If 2011 was the year of “The Protester,” according to TIME, then let's declare 2012 the year of “The Positive Deviator.”
Recently, I've had a few instances where I told people what I did for a living. My answer: “I'm in marketing.” Their response: “What do you sell?”
Let me suggest that, while we are all “selling” something, there is now a paradigm around marketing: the focus is now on engagement and how the individual, community – even the planet – may benefit from what the client has asked us to “sell” for them.
I was in a meeting with a client the other day and Applied Positive Deviance came up.
“In any community, there are people whose uncommon but successful behaviors or strategies enable them to find better solutions to a problem than their peers, despite facing similar challenges and having no extra resources or knowledge than their peers.”
This particular client is concerned most with the question of how to engage potential students not only with a program that they have to offer, but to join them in a movement to change the status quo via proactive and positive problem-solving. The idea of positive deviance stands squarely at the center of why their audience would care about their program. Together, we're fishing for those people who could self-identify as such and join our client.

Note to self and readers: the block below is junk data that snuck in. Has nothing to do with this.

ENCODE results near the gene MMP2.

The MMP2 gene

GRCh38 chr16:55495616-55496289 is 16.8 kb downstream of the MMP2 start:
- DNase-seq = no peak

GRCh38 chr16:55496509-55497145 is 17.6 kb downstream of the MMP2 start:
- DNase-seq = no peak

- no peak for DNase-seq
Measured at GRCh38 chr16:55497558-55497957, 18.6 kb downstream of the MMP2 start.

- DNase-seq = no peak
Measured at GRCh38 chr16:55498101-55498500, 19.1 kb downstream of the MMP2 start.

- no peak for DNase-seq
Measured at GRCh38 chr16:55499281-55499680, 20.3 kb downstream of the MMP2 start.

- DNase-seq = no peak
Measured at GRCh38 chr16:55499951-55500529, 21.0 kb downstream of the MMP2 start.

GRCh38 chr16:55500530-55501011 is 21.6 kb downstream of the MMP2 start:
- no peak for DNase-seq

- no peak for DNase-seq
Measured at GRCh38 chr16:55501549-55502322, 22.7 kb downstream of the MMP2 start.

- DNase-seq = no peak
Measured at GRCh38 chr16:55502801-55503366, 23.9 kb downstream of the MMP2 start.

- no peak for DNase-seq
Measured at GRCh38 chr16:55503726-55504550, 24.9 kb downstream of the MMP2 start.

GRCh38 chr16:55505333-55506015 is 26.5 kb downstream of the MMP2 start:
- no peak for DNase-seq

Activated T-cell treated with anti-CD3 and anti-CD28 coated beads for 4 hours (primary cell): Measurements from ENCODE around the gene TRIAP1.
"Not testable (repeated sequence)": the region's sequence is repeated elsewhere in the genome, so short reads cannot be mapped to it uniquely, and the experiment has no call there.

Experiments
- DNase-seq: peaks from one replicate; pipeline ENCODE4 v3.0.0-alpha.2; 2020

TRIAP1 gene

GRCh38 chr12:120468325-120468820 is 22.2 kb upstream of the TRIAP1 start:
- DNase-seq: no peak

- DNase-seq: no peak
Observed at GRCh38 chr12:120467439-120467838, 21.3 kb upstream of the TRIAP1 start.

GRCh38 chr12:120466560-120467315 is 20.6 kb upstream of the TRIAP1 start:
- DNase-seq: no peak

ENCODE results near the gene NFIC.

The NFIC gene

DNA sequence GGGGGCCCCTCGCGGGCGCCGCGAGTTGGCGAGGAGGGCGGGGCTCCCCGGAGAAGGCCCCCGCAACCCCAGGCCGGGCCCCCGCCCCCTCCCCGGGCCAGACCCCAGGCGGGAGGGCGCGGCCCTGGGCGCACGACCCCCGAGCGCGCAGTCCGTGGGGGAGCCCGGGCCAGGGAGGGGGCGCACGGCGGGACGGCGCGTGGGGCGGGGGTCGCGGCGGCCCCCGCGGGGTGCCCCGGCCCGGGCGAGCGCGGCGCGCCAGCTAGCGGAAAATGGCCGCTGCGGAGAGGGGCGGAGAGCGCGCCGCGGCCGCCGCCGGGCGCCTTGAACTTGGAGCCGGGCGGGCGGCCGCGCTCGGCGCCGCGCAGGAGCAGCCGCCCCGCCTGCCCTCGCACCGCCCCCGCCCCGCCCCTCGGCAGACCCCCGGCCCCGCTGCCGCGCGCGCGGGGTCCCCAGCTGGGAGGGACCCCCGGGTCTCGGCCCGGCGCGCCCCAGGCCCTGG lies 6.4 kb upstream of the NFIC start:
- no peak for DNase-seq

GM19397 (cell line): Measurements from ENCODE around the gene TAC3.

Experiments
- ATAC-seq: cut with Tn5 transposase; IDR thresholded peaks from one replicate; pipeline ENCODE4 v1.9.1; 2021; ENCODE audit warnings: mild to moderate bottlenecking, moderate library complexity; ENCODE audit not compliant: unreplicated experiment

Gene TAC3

These are the people who create change. It's not revolutionary – it's evolutionary. It's taking an existing framework and working to change it from within – “the demonstrably successful uncommon behaviors are already practiced in that community within the constraints and challenges of the current situation.” And this particular client is concerned with social change. Being part of the solution, not the problem.
Appreciative Inquiry also came up recently when talking to another client about ways to engage their organization in their brand.
Appreciative Inquiry takes an alternative approach to the more typical deficiency model (“What’s wrong?” and “What needs to be fixed?”). The founding belief is that every organization, and every person in that organization, possesses positive attributes that can be built upon. This asset-based approach demands that we ask questions such as “What’s working well?” and “What’s good about what you are currently doing?”
This client in question is concerned with behavior change around energy usage, particularly energy-efficient behaviors. How can this client be seen as helpful to customers who may not assign that sentiment to them from the get-go?
What is the common ground between these two? At the root, both are concerned with managing change at the least and creating change at the best. And it is all born in a place of optimism.
All this talk of social good and behavior change is now our marketing.
Every organization, every team out to solve problems, has a positive deviator or two. Let's embrace them – or be them – in 2012.